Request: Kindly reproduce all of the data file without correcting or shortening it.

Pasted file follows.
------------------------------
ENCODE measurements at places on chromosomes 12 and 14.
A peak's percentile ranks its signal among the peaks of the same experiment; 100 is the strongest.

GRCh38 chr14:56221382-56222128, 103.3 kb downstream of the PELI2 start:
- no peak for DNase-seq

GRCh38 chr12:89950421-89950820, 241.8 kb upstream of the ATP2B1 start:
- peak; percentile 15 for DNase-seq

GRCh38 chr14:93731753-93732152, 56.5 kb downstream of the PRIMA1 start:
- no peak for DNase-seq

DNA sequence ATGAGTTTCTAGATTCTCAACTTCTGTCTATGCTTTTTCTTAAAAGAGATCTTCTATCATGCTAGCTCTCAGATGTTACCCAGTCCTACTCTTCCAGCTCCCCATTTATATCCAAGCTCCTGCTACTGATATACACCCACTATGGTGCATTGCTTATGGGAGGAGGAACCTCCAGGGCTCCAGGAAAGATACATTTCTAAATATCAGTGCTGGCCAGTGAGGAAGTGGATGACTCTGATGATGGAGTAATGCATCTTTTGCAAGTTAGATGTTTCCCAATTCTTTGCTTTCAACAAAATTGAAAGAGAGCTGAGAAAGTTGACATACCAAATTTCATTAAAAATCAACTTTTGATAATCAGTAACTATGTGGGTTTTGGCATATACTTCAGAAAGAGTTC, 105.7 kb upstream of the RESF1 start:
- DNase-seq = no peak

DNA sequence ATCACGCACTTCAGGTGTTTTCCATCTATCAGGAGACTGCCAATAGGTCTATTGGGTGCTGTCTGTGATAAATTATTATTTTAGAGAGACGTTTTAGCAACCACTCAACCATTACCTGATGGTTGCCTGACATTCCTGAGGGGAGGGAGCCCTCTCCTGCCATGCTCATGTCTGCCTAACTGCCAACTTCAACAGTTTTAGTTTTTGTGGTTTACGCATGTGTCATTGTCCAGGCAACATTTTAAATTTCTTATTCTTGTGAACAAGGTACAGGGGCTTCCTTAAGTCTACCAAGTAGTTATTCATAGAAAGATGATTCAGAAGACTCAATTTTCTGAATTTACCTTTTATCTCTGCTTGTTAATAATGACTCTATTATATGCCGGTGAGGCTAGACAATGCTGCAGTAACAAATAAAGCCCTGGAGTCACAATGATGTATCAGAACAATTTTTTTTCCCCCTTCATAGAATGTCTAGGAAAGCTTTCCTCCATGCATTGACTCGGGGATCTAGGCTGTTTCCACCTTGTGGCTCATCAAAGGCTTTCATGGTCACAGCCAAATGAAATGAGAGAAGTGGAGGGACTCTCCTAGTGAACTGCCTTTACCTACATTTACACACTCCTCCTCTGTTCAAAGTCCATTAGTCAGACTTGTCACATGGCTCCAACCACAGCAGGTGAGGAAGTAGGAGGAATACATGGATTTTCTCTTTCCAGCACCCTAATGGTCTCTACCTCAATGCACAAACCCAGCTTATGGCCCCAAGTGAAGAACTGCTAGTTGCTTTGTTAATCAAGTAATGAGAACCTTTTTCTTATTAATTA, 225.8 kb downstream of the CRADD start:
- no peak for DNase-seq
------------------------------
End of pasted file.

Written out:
ENCODE measurements at places on chromosomes 12 and 14.
A peak's percentile ranks its signal among the peaks of the same experiment; 100 is the strongest.

GRCh38 chr14:56221382-56222128, 103.3 kb downstream of the PELI2 start:
- no peak for DNase-seq

GRCh38 chr12:89950421-89950820, 241.8 kb upstream of the ATP2B1 start:
- peak; percentile 15 for DNase-seq

GRCh38 chr14:93731753-93732152, 56.5 kb downstream of the PRIMA1 start:
- no peak for DNase-seq

DNA sequence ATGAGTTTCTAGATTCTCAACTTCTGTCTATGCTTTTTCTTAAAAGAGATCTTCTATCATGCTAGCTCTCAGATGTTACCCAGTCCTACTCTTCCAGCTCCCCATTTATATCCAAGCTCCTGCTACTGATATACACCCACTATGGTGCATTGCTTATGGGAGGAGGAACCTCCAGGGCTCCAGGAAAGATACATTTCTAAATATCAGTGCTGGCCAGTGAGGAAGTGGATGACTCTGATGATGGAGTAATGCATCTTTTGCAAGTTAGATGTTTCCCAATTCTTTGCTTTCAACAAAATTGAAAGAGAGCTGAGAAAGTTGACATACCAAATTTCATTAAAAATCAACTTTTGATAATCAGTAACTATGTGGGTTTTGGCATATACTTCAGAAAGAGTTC, 105.7 kb upstream of the RESF1 start:
- DNase-seq = no peak

DNA sequence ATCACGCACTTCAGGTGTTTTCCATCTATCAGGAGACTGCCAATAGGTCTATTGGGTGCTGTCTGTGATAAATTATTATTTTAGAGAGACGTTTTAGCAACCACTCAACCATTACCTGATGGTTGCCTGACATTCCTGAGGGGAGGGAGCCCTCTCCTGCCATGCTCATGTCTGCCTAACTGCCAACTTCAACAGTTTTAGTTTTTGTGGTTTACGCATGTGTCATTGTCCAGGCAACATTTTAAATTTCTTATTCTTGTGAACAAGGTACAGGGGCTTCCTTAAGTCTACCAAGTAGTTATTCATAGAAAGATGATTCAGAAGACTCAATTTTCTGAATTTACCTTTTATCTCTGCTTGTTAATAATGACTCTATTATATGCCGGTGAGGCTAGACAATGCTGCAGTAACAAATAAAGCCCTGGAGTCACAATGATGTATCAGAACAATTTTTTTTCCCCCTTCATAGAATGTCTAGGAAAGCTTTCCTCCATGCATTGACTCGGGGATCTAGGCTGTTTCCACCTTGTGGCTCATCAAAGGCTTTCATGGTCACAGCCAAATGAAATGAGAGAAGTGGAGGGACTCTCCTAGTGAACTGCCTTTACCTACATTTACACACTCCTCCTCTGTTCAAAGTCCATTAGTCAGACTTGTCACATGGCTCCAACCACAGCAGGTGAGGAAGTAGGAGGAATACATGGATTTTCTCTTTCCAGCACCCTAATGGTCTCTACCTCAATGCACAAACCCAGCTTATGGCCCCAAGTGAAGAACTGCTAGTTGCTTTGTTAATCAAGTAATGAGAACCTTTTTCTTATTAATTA, 225.8 kb downstream of the CRADD start:
- no peak for DNase-seq